I have several half started posts that I need to finish and get up.  First I’ll post a few photos, however, as I know that most people like photos more than words.  I do too, although I love to write.  Reading is effort, photos are effortless.  They tell a story without the mind having to translate words.  

I’ve read and been told that we actually naturally think in pictures, but as language forms, we block these images out somehow and let words take over.  I don’t understand this very well – I don’t think anyone does.  But the concept fascinates me.  Animals, as a best guess, think in pictures.  Animal communicators have explained this to me, as the messages they receive from animals often come in the form of pictures, or of smells, sounds or feelings.  Rarely – if ever – in words.  Interestingly, according to Temple Grandin in her book Animals in Translation, autistic people also think in pictures.  

I’ve read a few books on animal communication (including Learning their Language and Animals Speak, both interesting and enjoyable introductory reads), and worked with several communicators over the years.  All assert quite confidently that every one of us is capable of communicating with animals, but because of this word issue, that part of our brains which is used to do so is either poorly developed or subordinated to the word using part.  

I think the latter (i.e. subordination) makes more sense, as we all have moments of intuition, of “gut feeling.”  We often ignore these, typically to our detriment.  The first step to better communication with our animals is to listen to this gut feeling.  Mine has always been right, and I’m getting much better at trusting it.  

My own direct experience with animal communication has been marginal at best.  I think this is because I am such a ‘wordy’ person – reading and writing is my life.  That part of my brain absolutely dominates, and getting it to take the back seat requires a monumental effort on my part.  I’ve only been able to do it a few times, usually due to urgency.  For example, when my cat Liam has gone missing.  This has happened a few times, and each time I received a very distinct either emotional or visual message ‘from’ him.  Each time this message has been accurate and helped me find him.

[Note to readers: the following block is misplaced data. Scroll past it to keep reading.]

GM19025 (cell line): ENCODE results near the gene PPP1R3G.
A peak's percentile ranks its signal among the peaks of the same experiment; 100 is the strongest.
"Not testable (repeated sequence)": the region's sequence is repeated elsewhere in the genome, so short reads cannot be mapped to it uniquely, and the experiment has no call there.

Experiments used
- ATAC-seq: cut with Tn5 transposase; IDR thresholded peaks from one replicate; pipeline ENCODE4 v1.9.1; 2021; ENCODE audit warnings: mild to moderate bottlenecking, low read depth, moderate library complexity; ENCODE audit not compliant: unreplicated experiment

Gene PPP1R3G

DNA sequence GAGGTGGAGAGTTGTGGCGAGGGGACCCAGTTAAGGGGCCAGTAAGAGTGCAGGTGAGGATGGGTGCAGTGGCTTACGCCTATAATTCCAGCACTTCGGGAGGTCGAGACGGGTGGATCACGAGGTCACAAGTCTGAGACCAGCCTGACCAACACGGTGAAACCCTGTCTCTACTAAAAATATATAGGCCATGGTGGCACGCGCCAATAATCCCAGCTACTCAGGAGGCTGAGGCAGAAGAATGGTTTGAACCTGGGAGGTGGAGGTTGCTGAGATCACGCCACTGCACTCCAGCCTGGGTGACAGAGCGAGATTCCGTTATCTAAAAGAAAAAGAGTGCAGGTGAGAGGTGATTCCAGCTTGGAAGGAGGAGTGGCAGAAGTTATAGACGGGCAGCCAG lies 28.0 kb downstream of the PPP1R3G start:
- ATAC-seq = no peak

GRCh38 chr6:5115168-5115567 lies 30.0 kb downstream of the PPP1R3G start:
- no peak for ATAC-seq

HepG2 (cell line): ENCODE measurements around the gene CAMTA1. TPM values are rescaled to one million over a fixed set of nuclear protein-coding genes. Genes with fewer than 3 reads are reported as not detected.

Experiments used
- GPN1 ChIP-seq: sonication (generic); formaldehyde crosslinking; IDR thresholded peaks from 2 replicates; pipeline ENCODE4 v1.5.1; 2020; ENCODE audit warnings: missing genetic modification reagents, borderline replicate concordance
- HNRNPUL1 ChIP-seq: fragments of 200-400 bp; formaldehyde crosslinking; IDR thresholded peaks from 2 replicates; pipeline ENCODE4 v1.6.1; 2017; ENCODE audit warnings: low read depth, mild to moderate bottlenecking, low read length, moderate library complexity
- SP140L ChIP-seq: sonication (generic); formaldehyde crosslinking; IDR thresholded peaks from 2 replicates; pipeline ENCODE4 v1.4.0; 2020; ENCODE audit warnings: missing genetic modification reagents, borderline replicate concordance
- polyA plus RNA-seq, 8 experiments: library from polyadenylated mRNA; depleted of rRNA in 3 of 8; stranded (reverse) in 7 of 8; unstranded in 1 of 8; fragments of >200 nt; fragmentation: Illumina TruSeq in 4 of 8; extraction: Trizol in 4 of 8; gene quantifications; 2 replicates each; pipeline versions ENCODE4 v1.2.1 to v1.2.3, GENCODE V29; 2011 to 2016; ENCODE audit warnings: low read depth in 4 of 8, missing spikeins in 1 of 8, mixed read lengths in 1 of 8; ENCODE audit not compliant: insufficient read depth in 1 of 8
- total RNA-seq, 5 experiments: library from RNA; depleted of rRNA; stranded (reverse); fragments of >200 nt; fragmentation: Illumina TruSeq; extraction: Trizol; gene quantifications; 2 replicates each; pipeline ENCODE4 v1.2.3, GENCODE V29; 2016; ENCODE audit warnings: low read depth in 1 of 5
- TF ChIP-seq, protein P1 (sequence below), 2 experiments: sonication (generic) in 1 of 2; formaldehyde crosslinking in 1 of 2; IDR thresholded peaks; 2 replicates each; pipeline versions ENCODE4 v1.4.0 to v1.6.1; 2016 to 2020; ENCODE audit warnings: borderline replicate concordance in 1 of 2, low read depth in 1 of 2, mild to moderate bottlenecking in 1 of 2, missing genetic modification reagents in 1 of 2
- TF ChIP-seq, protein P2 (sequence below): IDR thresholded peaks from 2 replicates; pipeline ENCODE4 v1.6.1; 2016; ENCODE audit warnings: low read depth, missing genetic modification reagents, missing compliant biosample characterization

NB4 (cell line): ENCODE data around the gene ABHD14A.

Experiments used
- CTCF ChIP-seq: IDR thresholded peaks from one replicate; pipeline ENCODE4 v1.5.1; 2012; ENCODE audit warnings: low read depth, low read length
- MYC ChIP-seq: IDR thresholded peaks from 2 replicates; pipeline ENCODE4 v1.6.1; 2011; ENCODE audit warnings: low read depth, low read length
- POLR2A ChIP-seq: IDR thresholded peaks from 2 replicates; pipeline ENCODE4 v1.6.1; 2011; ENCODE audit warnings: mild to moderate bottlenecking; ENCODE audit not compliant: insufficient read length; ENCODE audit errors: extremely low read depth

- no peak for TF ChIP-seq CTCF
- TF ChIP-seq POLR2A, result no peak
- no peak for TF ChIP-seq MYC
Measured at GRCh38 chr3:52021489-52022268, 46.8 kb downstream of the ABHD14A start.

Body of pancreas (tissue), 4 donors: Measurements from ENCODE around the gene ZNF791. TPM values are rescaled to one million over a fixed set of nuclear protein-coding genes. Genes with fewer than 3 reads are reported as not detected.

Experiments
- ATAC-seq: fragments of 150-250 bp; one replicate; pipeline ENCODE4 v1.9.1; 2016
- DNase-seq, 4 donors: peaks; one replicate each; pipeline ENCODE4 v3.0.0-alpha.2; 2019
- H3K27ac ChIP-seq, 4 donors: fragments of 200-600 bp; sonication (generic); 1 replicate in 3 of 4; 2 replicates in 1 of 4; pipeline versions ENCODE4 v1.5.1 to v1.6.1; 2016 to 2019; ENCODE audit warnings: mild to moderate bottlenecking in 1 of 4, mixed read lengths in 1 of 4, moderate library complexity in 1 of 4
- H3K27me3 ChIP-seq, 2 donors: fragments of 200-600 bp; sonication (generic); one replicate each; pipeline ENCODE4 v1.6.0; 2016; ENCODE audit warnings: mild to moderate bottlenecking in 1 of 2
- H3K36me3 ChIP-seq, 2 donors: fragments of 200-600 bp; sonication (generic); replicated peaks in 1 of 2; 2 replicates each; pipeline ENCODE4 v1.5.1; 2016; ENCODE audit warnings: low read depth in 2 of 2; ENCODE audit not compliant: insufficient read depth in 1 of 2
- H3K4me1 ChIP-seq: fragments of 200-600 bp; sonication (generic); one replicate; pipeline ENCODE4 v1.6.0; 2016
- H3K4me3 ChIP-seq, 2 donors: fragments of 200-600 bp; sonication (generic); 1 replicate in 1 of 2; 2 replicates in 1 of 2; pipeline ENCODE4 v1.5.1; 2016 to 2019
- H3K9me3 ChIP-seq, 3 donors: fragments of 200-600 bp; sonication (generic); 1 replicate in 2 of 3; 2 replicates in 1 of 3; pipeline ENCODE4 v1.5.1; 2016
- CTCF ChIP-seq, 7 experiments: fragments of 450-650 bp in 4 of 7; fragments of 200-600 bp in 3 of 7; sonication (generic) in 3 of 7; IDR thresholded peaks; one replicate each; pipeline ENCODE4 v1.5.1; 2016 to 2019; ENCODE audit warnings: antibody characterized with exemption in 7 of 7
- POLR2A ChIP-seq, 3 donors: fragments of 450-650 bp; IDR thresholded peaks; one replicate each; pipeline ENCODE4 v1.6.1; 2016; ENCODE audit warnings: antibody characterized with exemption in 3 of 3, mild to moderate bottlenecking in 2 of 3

On one occasion, having read the aforementioned books, instead of searching for him I sat quietly under a tree in my yard and did my best to clear my mind.  Nothing happened, other than the panic I was feeling started to ease and I gradually started to drift off to sleep.  Then quite suddenly and clearly, the picture of a gate and garden pop into my head, which I recognized as being two blocks away, a place Liam and I had walked past on one of our outings.  I simultaneously had the feeling of curiosity about what was through that gate. The gate had been closed when we had walked past (Liam and I go for walks).  I concluded that Liam had wanted to explore what was through that gate and went back to check it out.  I walked down there, and, sure enough, there he was – the gate was open and he was exploring the garden, happy as a clam.   

Another example of intuition helping find a lost animal is the following.  A woman I know lost her blind dog and was in a panic trying to find her.  The dog had been missing for over half a day.  She had looked everywhere she could think of, and was at her wits end trying to decide where to look next.  I suggested she sit down and try to relax, to free her mind so that she could receive any messages her dog was trying to send her.  Willing to try anything at that point, despite thinking I was being a bit loopy, she found a quiet place and cleared her mind.  She said she sat for some time and nothing happened.  Then, suddenly, she could smell water.  Swampy, river-type water.  There was a ravine not too far from her house, and she went straight there.  Sure enough, there was her dog.  Her blind dog, who could still obviously smell perfectly well.  

I’ve had a few more such moments, but not many.  Try as I might, I really can’t make much headway into freeing up that part of my mind.  Maybe I’ll get better at it if I move away from writing so much.  We’ll see.  In the meantime, here are a few images from our walk two days ago that require no effort to see at all. 

Winter wonderland:

The standard ‘let’s herd the boss!’ line-up:

The snow cover, which melted completely two weeks ago, is starting to get quite deep again:


But that didn’t stop Mira from running…:

…and running…

…and running…

…and running!

Hannah, on the other hand, was more interested in playing fetch:

Yes, I actually tried to throw this for her after she did all that effort to dig it up and bring it to me.  Such an industrious girl, always finding something to do… I really need to get this dog some sheep and proper work! :

Ross did his share of running as well:

(and chasing!)

After a while, however, the very heavy, wet snow started to slow things down.  With the smooth coats, it didn’t find much other than their dog tags to stick to:

With poor Ross, however, it was quite a different story.  The snow started to ball on his coat, and became impossible to get off without pulling out the hair as well!  He was a good sport about it: 

And he did his best not to let it slow him down:

But eventually the snow accumulation just got plain ridiculous.  I didn’t know whether to laugh or cry while taking this photo! (I chose laughter, as apparently did Ross).  Hopefully he’ll forgive me for posting this on the web:

As neither of us could get the ice balls off his coat…



…we decided to cut the walk short, and head…

…home to thaw out!